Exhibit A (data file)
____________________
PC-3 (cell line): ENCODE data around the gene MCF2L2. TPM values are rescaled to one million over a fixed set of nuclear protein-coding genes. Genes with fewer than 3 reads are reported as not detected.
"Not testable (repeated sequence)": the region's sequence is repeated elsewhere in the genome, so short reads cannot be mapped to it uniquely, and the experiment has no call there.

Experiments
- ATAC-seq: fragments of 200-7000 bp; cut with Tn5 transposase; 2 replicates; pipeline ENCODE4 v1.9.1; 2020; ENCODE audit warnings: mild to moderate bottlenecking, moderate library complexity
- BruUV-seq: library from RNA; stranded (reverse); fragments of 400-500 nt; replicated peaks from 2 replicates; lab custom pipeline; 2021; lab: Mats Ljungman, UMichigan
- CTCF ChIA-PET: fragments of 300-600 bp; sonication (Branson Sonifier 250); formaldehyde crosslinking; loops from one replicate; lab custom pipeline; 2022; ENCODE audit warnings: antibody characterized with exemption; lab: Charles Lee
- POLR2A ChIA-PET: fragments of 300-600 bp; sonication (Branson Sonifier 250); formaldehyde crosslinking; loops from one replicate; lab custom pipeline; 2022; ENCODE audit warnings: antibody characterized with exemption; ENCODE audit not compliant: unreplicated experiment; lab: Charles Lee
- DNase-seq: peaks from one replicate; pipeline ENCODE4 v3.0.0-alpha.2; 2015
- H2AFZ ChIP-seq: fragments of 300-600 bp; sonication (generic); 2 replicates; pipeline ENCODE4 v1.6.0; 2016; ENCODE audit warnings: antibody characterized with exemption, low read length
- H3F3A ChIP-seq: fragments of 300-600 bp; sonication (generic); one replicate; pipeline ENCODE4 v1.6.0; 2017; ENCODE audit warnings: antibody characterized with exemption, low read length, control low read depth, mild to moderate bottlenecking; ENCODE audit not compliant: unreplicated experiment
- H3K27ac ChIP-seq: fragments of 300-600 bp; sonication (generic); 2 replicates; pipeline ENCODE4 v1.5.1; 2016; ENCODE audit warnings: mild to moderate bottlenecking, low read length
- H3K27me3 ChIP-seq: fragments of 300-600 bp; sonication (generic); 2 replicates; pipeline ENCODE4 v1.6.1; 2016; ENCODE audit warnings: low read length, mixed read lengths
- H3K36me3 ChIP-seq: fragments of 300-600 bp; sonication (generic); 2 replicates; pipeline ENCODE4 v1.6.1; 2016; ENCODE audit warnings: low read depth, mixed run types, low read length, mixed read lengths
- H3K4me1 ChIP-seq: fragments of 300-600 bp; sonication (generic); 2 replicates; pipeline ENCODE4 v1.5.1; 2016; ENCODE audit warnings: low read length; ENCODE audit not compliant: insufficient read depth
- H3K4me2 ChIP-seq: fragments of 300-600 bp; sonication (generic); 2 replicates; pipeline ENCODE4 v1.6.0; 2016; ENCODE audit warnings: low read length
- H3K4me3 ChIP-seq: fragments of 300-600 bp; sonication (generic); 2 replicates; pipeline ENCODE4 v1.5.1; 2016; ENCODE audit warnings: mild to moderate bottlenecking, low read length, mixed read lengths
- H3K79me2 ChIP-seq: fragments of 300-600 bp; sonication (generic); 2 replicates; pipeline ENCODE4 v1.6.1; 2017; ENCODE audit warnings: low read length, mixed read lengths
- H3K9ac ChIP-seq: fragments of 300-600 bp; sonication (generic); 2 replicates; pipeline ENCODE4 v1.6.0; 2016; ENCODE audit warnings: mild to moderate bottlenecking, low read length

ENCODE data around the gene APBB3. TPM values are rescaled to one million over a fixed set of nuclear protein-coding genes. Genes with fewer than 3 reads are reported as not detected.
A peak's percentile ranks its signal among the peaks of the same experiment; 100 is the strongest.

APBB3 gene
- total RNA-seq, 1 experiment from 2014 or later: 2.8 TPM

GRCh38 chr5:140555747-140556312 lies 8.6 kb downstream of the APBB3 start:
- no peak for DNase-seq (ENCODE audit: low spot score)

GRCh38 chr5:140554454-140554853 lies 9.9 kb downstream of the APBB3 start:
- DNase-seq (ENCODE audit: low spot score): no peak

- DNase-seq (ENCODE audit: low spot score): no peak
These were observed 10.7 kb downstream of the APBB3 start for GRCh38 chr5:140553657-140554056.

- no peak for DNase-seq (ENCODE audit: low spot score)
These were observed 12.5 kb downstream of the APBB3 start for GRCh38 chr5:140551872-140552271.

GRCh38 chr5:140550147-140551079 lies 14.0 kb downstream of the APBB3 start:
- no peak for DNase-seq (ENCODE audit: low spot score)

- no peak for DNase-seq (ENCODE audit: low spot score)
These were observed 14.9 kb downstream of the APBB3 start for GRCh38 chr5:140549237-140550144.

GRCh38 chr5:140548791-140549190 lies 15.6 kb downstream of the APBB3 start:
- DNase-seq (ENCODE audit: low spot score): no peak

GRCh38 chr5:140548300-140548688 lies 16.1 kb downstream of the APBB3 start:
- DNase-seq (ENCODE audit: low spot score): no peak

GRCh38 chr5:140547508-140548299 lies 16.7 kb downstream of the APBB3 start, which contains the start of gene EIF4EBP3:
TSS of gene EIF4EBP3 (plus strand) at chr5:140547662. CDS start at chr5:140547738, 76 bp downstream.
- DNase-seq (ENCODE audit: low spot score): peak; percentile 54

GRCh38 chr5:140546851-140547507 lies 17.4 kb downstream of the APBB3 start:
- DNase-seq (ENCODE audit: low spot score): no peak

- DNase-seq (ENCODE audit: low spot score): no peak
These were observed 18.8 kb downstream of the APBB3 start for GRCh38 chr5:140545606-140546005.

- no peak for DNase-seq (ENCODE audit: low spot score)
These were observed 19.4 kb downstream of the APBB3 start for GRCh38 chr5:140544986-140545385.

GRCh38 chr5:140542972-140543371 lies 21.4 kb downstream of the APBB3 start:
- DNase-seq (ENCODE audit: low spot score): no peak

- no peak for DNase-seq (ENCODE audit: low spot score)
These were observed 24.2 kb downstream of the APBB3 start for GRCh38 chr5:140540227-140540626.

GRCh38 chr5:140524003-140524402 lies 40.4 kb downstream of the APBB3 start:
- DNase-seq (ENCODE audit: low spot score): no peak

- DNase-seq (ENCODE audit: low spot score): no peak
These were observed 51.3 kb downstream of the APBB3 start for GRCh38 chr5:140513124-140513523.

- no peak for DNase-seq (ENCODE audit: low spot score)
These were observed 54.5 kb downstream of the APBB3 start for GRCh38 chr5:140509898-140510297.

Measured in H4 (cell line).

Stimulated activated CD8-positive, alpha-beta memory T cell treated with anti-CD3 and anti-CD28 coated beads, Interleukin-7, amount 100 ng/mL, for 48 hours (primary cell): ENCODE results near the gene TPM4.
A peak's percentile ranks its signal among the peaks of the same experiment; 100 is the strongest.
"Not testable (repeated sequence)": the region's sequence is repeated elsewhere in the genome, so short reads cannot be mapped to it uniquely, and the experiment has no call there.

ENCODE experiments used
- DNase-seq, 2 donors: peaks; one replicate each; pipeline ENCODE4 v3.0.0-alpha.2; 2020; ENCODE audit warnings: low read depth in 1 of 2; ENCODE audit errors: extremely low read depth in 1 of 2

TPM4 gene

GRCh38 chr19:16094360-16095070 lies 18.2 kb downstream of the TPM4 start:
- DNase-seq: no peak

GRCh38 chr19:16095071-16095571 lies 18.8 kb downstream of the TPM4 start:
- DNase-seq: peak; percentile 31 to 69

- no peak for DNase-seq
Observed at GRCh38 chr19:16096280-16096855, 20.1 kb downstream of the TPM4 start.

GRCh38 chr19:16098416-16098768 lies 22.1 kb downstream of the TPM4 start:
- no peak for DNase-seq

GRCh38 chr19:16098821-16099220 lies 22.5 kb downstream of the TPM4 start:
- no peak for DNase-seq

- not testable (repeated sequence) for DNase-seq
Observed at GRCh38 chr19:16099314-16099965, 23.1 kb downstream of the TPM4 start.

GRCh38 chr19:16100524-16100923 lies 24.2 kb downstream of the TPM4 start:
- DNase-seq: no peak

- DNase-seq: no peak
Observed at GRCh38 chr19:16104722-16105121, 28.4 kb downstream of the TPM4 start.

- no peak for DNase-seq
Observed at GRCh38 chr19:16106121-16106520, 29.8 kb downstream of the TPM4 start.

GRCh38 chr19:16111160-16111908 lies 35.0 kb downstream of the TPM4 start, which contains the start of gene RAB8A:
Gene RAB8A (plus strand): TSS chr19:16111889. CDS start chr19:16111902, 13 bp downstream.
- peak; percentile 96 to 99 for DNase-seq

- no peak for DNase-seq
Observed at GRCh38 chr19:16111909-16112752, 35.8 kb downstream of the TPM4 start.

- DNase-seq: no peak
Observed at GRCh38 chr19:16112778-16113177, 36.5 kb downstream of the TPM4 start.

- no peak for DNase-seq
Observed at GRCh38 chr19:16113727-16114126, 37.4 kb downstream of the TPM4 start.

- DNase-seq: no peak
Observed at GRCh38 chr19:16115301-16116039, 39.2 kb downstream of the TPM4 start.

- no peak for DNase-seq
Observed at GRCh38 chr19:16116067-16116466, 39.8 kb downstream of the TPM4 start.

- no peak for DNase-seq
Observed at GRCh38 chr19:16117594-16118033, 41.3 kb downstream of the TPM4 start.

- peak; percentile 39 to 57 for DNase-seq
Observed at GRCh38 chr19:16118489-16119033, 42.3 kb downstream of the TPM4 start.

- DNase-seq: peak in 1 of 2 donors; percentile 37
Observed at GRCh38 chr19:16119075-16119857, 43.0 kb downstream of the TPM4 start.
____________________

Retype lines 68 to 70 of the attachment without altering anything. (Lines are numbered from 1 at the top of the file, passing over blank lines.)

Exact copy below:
- DNase-seq: peak; percentile 31 to 69

- no peak for DNase-seq
Observed at GRCh38 chr19:16096280-16096855, 20.1 kb downstream of the TPM4 start.